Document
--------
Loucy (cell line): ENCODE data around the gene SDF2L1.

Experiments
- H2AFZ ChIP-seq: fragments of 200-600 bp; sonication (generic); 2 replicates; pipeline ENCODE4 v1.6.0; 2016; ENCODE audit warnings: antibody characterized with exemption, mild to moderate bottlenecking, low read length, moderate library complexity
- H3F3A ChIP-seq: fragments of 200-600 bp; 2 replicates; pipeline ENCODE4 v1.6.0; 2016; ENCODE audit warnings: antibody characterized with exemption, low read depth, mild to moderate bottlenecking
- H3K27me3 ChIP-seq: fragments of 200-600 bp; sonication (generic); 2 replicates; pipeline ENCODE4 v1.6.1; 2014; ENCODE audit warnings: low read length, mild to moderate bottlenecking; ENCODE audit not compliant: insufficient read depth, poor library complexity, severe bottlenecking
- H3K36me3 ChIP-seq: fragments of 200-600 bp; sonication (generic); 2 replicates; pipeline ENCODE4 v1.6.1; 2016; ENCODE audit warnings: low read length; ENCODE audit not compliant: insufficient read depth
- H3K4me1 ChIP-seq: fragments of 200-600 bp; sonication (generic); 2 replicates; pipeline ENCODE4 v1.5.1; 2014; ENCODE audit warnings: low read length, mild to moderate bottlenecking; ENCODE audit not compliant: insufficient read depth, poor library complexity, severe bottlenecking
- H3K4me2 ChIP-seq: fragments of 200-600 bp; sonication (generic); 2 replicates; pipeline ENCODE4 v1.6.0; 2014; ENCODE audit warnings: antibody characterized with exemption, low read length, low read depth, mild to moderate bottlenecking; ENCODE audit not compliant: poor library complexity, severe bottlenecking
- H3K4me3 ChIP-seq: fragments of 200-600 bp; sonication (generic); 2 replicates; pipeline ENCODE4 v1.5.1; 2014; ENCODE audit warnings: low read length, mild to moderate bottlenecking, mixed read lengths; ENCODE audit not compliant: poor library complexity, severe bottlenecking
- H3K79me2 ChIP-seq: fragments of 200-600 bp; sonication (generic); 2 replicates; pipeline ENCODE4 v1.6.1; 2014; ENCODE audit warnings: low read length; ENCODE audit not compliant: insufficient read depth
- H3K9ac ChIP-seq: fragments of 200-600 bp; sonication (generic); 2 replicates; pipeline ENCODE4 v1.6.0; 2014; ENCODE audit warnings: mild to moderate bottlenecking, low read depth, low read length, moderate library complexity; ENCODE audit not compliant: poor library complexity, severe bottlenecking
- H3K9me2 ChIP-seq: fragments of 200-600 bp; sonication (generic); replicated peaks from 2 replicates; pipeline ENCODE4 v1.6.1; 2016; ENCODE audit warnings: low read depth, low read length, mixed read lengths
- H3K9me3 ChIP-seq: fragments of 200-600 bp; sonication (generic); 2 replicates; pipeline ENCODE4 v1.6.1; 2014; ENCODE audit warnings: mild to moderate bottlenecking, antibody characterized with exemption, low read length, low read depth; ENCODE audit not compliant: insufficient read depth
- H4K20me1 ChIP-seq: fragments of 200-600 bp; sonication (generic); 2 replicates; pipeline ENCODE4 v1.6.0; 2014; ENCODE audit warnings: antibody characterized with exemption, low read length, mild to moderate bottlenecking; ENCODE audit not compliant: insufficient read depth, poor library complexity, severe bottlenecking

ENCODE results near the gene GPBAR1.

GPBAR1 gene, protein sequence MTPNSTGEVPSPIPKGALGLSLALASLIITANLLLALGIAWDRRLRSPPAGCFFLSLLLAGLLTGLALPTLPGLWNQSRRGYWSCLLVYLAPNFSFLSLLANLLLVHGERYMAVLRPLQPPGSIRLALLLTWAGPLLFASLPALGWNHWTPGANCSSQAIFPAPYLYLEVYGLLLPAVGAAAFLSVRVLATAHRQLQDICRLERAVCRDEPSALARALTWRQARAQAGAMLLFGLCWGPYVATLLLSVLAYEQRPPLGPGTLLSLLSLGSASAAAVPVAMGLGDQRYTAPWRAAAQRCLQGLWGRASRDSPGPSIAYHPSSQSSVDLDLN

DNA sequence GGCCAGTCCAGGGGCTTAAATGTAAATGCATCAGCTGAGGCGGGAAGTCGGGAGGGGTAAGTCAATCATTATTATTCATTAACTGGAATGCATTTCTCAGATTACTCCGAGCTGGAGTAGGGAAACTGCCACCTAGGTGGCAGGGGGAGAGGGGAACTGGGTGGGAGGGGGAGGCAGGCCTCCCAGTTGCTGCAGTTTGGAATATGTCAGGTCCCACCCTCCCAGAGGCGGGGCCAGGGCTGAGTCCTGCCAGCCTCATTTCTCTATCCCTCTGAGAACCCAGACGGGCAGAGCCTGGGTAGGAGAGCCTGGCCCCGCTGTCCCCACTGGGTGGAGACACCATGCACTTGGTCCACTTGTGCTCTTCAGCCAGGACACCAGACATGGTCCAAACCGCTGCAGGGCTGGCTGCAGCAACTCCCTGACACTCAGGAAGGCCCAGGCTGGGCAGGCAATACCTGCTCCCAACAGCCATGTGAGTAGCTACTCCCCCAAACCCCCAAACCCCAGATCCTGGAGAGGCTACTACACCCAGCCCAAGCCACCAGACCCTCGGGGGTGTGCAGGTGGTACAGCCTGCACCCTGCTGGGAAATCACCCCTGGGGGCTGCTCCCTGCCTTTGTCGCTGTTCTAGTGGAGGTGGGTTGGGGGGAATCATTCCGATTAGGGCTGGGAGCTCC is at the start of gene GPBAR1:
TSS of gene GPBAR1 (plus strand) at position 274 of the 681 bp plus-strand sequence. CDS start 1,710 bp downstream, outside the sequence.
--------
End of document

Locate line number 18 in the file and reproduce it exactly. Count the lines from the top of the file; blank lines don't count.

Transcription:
TSS of gene GPBAR1 (plus strand) at position 274 of the 681 bp plus-strand sequence. CDS start 1,710 bp downstream, outside the sequence.